(This article belongs to the Topic Augmented and Mixed Reality)
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19 pages, 13007 KiB  
Article
An Augmented Reality Periscope for Submarines with Extended Visual Classification
by André Breitinger, Esteban Clua and Leandro A. F. Fernandes
Sensors 2021, 21(22), 7624; https://doi.org/10.3390/s21227624 - 17 Nov 2021
Cited by 4 | Viewed by 5986
Abstract
Submarines are considered extremely strategic for any naval army due to their stealth capability. Periscopes are crucial sensors for these vessels, and emerging to the surface or periscope depth is required to identify visual contacts through this device. This maneuver has many procedures [...] Read more.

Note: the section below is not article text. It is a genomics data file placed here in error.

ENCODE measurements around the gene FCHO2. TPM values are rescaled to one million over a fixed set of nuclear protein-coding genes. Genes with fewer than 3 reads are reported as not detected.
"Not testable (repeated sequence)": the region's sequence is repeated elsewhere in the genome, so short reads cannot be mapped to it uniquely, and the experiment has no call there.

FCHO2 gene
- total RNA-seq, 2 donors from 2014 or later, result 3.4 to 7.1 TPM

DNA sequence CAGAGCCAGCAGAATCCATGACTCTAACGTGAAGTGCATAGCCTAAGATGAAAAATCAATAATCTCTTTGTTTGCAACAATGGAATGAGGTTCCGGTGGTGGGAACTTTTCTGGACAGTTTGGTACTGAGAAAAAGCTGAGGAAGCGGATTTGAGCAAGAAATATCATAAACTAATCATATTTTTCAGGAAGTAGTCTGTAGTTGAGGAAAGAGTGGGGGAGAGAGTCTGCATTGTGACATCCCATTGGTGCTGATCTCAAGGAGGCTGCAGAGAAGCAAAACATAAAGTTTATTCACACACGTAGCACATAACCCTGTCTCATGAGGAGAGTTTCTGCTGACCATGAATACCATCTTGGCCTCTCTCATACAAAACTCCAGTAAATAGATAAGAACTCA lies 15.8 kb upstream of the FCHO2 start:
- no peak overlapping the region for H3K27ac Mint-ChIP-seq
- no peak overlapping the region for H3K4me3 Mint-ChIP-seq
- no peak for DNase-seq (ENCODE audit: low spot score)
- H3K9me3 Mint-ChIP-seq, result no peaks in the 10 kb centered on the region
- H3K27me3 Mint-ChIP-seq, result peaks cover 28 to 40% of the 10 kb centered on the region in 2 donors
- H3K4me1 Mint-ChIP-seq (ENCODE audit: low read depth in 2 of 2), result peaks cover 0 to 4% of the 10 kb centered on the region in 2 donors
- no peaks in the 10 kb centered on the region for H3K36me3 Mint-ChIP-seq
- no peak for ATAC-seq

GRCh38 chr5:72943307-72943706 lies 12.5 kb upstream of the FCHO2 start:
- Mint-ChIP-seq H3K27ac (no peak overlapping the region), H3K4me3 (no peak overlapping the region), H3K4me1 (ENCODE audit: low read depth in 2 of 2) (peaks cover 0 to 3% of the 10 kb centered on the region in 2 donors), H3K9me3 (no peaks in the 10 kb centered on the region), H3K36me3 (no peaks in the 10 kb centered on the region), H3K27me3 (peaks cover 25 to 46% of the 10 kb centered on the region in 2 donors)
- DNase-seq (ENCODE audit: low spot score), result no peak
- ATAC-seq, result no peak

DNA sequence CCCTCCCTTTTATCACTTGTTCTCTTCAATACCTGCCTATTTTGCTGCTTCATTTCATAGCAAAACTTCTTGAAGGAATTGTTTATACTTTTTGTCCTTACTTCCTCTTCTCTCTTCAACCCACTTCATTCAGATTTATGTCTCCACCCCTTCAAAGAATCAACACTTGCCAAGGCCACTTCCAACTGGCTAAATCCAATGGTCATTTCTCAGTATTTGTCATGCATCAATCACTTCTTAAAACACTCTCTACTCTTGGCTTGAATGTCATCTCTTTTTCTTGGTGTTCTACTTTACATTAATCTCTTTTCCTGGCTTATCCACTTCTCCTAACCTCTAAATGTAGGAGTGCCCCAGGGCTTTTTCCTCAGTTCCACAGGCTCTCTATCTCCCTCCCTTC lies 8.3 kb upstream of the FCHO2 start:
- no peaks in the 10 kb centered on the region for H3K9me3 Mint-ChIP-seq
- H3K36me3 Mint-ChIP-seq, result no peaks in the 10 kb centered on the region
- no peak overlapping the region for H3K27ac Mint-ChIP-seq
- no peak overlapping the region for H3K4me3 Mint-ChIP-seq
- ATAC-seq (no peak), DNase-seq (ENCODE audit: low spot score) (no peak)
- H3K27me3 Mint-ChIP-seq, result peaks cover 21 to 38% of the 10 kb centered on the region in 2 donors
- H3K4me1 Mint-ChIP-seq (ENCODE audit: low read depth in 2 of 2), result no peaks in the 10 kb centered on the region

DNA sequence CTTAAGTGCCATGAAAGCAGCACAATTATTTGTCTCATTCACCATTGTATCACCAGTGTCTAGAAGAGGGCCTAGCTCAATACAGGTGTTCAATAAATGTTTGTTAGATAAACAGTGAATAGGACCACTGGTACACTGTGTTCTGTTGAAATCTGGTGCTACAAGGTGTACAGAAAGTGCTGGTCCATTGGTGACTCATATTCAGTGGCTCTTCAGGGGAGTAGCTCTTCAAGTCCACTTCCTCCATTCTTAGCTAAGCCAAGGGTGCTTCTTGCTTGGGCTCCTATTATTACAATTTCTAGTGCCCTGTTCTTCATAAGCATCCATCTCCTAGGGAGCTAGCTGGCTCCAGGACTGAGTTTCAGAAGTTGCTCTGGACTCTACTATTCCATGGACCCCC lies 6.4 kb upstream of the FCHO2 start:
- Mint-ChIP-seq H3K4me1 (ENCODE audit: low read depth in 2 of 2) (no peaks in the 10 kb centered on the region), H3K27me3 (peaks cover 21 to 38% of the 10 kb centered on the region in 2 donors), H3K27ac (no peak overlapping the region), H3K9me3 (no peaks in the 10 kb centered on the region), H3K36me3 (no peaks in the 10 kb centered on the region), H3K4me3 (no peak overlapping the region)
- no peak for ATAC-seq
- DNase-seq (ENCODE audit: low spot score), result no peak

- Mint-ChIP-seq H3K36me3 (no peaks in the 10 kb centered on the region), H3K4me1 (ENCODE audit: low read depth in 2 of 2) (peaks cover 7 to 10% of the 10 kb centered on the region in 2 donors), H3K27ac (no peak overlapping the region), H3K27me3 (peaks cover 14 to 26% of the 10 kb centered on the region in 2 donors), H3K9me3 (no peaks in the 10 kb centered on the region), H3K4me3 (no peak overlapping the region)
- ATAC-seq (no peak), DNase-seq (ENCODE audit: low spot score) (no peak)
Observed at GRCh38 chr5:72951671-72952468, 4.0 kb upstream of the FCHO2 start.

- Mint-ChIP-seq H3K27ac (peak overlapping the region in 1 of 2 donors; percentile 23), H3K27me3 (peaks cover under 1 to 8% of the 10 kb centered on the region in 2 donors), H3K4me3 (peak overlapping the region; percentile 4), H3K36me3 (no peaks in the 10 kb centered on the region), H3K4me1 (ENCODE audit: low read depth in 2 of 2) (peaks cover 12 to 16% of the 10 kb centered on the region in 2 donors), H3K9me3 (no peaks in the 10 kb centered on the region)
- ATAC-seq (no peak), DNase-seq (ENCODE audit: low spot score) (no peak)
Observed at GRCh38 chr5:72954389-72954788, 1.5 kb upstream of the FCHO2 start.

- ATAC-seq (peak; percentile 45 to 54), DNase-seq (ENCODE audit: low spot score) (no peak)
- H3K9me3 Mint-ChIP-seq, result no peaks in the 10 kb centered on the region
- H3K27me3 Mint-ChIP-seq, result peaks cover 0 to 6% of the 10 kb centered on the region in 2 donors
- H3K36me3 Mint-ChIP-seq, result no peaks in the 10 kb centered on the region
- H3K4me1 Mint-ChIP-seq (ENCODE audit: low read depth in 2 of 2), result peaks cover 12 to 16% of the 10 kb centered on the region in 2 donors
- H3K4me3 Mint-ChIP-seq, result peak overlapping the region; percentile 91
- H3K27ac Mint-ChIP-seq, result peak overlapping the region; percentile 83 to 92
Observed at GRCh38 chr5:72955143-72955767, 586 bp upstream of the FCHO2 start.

Submarines are considered extremely strategic for any naval army due to their stealth capability. Periscopes are crucial sensors for these vessels, and emerging to the surface or periscope depth is required to identify visual contacts through this device. This maneuver has many procedures and usually has to be fast and agile to avoid exposure. This paper presents and implements a novel architecture for real submarine periscopes developed for future Brazilian naval fleet operations. Our system consists of a probe that is connected to the craft and carries a 360 camera. We project and take the images inside the vessel using traditional VR/XR devices. We also propose and implement an efficient computer vision-based MR technique to estimate and display detected vessels effectively and precisely. The vessel detection model is trained using synthetic images. So, we built and made available a dataset composed of 99,000 images. Finally, we also estimate distances of the classified elements, showing all the information in an AR-based interface. Although the probe is wired-connected, it allows for the vessel to stand in deep positions, reducing its exposure and introducing a new way for submarine maneuvers and operations. We validate our proposal through a user experience experiment using 19 experts in periscope operations. Full article